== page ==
Two men are arrested, but the police do not possess enough information for a conviction. Following the separation of the two men, the police offer both a similar deal—if one testifies against his partner (defects/betrays), and the other remains silent (cooperates/assists), the betrayer goes free and the one that remains silent receives the full one-year sentence. If both remain silent, both are sentenced to only one month in jail for a minor charge. If each 'rats out' the other, each receives a three-month sentence. Each prisoner must choose either to betray or remain silent; the decision of each is kept quiet. What should they do?
Prisoner A reasons as follows: "If B testifies against me, I will get a one-year sentence if I stay silent, but only three months if I testify against him. If he stays silent, I will get a one-month sentence if I stay silent, but I will walk free if I testify against him. So, in either case, I get the lighter sentence by testifying against B."
Of course B reasons in the same way, and so both prisoners testify against each other and go to jail for three months, even though they could (from their point of view) have achieved a better outcome by cooperating and both staying silent. In the language of game theory, the Nash equilibrium is suboptimal.
This very simple model has a logical structure that is present in many other dilemmas of choice. For instance, we could think of A and B as nations in a world menaced by carbon emissions. Each nation has the choice whether to adhere to some "Kyoto-style" emissions protocol (cooperate/assist), or o disregard it and go full steam ahead with growth as usual in the hope that the other will take up the slack (defect/betray). Just as in the prisoner's dilemma, both parties may decide that it is in their interests to defect, thus pushing their world onto a suboptimal trajectory.
The Prisoner's Dilemma and similar games have been analyzed since the 1950s, when they were originally devised by RAND Corporation strategists thinking about nuclear war. An important development in the 1980s arose from observing that the paradoxical nature of PD is tied to the fact that the "game" is played only once - this may be appropriate when we're talking about thermonuclear war but in lower-stakes contexts the "players" may have to maintain a continuing relationship. So a new study arose of iterated Prisoner's Dilemma where the same two people play a long series of PD games and adjust their strategies according to what they learn of the other player's character from his/her game-playing behavior. The results of these investigations were popularized in a book whose title, The Evolution of Cooperation, summarizes its main theme. On the basis of extensive computer experiments the author, Robert Axelrod, contended that, in the long run, "cooperative" strategies would win out over others (and indeed that the simplest cooperative strategy would do best of all).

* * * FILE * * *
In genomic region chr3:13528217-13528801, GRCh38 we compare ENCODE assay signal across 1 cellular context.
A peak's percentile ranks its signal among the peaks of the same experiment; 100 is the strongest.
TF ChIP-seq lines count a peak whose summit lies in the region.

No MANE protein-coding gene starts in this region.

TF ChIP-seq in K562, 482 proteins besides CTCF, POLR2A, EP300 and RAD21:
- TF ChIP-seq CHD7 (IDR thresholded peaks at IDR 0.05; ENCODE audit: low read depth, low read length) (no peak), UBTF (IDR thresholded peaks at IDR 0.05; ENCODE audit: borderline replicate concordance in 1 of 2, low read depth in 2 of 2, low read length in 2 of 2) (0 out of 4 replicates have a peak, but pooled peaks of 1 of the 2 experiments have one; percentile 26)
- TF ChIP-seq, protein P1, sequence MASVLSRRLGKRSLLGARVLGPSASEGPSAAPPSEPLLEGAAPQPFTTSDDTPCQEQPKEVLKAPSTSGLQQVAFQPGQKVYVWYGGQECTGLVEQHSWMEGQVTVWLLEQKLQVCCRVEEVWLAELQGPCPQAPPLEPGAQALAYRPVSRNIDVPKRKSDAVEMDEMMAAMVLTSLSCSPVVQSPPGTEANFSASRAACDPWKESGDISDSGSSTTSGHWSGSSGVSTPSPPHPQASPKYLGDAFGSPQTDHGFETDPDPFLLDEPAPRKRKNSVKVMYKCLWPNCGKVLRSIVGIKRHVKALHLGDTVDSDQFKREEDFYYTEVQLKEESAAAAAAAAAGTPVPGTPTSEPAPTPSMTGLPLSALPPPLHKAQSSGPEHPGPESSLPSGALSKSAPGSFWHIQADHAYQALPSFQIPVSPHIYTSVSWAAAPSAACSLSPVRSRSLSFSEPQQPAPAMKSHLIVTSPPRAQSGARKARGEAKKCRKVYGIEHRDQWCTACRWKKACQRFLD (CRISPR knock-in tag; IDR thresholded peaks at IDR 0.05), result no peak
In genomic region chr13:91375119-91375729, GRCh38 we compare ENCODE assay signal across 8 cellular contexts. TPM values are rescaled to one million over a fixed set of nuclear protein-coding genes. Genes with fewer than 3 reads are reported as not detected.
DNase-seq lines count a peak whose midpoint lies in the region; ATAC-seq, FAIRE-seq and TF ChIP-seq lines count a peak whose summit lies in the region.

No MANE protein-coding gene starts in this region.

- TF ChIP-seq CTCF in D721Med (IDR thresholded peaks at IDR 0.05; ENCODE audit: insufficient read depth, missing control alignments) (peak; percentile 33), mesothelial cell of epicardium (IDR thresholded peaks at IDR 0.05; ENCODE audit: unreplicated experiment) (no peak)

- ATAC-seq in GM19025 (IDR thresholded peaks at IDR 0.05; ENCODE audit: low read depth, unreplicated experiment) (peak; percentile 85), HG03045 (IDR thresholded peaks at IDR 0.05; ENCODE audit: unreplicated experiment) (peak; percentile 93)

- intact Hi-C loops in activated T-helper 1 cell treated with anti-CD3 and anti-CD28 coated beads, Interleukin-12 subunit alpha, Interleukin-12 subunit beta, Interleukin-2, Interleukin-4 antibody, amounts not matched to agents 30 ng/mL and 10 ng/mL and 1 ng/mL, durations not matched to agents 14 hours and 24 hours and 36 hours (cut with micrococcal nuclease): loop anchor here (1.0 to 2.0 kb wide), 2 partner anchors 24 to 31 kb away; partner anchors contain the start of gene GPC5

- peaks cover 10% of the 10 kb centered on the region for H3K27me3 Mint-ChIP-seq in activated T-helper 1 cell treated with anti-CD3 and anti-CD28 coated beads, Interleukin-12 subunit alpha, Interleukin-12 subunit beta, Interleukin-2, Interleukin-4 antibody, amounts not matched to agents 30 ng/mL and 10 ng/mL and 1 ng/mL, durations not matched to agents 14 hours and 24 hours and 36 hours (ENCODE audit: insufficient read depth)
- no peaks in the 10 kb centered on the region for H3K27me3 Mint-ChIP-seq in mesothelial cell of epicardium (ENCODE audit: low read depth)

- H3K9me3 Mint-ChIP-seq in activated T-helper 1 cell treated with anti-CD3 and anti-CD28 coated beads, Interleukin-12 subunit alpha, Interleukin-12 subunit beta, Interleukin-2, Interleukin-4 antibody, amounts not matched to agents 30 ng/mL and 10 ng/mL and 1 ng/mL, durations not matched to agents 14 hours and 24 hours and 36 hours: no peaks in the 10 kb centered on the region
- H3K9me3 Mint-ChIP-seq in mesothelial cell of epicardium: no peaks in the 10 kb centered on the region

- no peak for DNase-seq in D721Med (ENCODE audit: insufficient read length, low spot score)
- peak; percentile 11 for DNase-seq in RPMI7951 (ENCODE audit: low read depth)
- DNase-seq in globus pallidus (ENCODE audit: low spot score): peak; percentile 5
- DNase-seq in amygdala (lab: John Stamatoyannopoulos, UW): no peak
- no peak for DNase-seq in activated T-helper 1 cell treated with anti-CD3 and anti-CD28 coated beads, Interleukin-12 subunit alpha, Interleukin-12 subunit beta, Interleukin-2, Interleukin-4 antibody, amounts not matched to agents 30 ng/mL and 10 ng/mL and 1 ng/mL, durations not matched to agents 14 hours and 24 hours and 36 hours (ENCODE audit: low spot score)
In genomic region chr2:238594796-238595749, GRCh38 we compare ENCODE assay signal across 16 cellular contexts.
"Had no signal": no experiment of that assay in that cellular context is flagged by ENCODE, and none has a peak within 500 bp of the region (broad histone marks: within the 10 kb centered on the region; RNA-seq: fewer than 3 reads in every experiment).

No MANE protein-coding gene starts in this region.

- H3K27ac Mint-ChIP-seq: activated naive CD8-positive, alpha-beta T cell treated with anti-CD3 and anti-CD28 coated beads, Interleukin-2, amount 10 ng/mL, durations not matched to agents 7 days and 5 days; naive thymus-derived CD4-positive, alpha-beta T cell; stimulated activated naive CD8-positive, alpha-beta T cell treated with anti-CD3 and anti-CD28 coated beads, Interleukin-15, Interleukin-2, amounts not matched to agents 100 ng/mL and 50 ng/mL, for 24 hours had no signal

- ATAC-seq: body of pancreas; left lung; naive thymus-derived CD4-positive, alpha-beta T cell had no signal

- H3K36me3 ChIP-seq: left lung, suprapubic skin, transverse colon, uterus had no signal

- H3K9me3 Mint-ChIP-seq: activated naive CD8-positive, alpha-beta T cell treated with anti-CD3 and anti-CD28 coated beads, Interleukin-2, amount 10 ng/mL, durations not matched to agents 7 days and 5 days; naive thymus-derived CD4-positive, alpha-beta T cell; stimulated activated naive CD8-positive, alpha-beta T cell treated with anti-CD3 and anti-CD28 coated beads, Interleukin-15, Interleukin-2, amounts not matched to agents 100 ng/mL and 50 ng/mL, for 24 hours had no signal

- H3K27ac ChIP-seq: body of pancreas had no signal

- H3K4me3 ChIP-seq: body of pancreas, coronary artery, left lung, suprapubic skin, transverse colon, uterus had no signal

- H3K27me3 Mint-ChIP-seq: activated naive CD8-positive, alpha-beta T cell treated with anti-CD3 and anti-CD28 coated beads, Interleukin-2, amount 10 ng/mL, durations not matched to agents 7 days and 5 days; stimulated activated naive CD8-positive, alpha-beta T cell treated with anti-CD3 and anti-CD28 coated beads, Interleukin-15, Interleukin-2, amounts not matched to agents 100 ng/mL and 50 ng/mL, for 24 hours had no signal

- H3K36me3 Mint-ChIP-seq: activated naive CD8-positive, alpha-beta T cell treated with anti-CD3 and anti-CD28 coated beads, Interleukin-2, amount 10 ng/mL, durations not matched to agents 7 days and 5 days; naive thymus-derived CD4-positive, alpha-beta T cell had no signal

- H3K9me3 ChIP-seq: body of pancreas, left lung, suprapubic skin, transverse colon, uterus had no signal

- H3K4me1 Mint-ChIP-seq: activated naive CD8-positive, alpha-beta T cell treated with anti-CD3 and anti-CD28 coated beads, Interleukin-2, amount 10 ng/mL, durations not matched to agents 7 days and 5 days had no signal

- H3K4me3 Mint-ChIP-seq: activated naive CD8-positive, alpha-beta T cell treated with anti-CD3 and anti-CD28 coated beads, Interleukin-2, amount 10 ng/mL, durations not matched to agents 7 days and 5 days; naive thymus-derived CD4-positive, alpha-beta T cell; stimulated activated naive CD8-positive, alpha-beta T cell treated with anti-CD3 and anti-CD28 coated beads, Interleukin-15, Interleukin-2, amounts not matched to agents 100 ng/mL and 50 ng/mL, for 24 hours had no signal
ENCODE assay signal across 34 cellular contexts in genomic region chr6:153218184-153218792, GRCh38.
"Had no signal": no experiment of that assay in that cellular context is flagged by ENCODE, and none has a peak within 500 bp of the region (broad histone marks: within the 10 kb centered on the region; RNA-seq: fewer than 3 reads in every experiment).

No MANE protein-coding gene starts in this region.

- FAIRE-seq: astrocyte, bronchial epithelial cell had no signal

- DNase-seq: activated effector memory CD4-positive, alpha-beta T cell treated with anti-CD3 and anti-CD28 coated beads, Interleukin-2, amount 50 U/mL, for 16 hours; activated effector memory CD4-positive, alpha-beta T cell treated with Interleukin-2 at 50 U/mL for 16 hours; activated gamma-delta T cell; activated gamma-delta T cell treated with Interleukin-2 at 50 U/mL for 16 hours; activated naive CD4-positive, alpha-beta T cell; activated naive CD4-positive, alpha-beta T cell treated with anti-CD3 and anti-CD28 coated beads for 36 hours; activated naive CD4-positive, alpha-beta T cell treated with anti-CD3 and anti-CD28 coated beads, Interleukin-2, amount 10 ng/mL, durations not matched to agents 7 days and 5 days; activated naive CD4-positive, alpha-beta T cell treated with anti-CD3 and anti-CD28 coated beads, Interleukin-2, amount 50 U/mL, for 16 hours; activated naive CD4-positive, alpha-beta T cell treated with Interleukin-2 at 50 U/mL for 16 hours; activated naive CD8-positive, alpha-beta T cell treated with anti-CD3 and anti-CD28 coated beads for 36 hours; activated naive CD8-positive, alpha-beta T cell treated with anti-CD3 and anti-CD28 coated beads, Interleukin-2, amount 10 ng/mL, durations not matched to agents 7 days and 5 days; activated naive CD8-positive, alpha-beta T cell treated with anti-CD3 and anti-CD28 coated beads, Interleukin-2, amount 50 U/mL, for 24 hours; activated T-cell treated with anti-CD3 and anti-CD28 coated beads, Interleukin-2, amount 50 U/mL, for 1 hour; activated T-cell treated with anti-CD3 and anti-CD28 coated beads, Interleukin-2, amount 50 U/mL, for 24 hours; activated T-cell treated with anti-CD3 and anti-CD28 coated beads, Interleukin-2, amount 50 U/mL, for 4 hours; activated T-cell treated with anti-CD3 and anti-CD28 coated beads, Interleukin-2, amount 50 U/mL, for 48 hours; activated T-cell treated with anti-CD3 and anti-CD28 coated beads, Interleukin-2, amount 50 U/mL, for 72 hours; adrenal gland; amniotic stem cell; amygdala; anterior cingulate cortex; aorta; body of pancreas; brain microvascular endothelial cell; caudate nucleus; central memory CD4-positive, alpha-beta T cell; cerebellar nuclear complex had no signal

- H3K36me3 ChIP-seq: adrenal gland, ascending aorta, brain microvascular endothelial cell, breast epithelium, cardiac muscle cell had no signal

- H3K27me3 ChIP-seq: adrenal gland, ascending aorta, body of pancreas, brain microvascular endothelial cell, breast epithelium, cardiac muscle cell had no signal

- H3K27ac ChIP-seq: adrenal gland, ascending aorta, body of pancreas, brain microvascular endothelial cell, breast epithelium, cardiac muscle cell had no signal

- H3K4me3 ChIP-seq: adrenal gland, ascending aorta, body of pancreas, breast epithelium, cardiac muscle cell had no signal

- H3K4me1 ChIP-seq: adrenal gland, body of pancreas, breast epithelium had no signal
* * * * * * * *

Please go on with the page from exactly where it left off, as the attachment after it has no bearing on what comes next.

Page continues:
|Freeman Dyson. Source: Wikimedia Commons|
Unfortunately there was no mathematical proof of this sanguine conclusion, and the reason has become clear this year with the publication of an extraordinary paper, Iterated Prisoner's Dilemma contains strategies that dominate any evolutionary opponent, by William Press and Freeman Dyson. In this short article the authors show, using nothing more than undergraduate-level linear algebra and probability theory, that "extortionate" strategies exist in iterated PD: if A plays an extortionate strategy, then s/he can guarantee a better long term payoff than B, whatever strategy B plays. [Technical footnote: there is one exception to this, where both players' payoffs are equal - but in that case the payoffs are equal to those of the suboptimal Nash equilibrium, the "both defect" strategy. Any excess payoff over this minimum goes disproportionately to A.]
It's not clear (to me) what practical implications this will have, but it is a striking example of the power of mathematical insight.